In the proposed method, integral imaging in tandem with CASSI realize a depth-variant and spectral impulse response. The imaging process of a single depth data cube for a single measurement shot is depicted in Fig. 2. There, the optical elements are represented by their effect on the discretized data cube. *N*_{x}′ and *N*_{y}′ are the numbers of elements of the scene along the x-axis and y-axis, respectively. *N*_{x} and *N*_{y} are the numbers of elements of the coded aperture, respectively. *L* is the number of spectral channels. *V* = *N*_{x} · (*N*_{y} + *L* − 1). For simplicity, it only depicts the projections by one row of micro elemental optics for 5 spectral bands. First, a depth slice from a 3D scene is projected with the parallax translation by each microlens. Each projected elemental image with its own perspective is zoomed out on the coded aperture plane according to the elemental optics. Secondly, the projected elemental image data cube is coded in amplitude by the coded aperture. Third, a dispersive element plays a role of a spatial shifting of each spectral band. Finally, the coded and dispersed information of each EI is integrated along the spectral axis onto the focal plane array (FPA) detector.

Mathematically, the spatio-spectral density source entering into the system is represented as *f*_{0}(*x*, *y*, *z*, λ) where (*x*, *y*, *z*) are the spatial coordinates and λ is the wavelength. Suppose that there are *p* rows and *q* columns of elemental images projected by the MLA on the coded aperture plane. Each elemental image has the same size. The imaging process of a microlens array in computational integral imaging can be described as follows [14]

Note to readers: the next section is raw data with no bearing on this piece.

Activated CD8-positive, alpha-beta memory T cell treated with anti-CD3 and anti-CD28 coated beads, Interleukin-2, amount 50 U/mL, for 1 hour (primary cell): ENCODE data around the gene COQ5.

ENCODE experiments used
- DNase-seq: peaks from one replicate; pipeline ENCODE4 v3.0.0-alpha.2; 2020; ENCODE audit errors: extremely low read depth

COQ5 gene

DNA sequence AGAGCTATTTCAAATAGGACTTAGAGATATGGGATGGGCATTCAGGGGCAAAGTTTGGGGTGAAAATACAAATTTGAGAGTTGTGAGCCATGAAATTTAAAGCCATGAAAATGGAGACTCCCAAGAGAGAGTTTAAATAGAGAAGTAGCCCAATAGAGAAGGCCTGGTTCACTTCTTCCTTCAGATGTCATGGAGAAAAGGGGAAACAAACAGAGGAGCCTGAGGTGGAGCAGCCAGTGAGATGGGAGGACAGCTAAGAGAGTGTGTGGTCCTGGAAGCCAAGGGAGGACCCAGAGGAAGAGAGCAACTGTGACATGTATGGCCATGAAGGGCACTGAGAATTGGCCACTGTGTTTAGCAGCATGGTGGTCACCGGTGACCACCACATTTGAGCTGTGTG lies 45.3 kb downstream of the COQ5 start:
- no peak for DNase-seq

*f*

_{k}(

*x*,

*y*, λ) is the projection by the

*k*

^{th}microlens optics, and Γ

_{k}(

*z*) represents a translation by the parallax in the

*k*

^{th}microlens optics, respectively. Equation (1) can be written in matrix form as where ${\mathbf{f}}_{k}\in {\mathbb{R}}^{{N}_{e}\cdot {N}_{e}\cdot L}$ is the vector form of

*f*(

_{k}*x*,

*y*,

*λ*), ${\mathbf{T}}_{k}\in {\mathbb{R}}^{({N}_{e}\cdot {N}_{e}\cdot L)\times ({{N}_{x}}^{\prime}\cdot {{N}_{y}}^{\prime}\cdot {N}_{z}\cdot L)}$ is a translation matrix indicating the parallax translation produced by the

*k*microlens optics, and ${\mathbf{f}}_{0}\in {\mathbb{R}}^{{N}_{x}\text{'}\cdot {{N}_{y}}^{\prime}\cdot {N}_{z}\cdot L}$ is the vector form of

^{th}*f*

_{0}(

*x*;

*y*;

*z*;

*λ*), respectively. ℝ

^{a}^{×}

*is real valued*

^{b}*a*×

*b*matrix.

*N*

_{e}·

*N*